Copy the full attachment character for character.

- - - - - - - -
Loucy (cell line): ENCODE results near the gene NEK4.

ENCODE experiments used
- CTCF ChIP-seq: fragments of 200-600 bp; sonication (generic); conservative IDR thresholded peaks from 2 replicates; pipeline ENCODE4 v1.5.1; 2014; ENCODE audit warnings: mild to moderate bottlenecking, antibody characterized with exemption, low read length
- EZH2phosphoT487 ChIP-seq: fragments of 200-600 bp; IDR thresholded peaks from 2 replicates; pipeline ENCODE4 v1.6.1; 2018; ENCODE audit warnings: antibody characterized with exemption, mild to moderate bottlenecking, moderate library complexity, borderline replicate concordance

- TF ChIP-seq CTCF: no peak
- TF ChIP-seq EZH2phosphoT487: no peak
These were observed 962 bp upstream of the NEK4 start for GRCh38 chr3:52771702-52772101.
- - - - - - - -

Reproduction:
Loucy (cell line): ENCODE results near the gene NEK4.

ENCODE experiments used
- CTCF ChIP-seq: fragments of 200-600 bp; sonication (generic); conservative IDR thresholded peaks from 2 replicates; pipeline ENCODE4 v1.5.1; 2014; ENCODE audit warnings: mild to moderate bottlenecking, antibody characterized with exemption, low read length
- EZH2phosphoT487 ChIP-seq: fragments of 200-600 bp; IDR thresholded peaks from 2 replicates; pipeline ENCODE4 v1.6.1; 2018; ENCODE audit warnings: antibody characterized with exemption, mild to moderate bottlenecking, moderate library complexity, borderline replicate concordance

- TF ChIP-seq CTCF: no peak
- TF ChIP-seq EZH2phosphoT487: no peak
These were observed 962 bp upstream of the NEK4 start for GRCh38 chr3:52771702-52772101.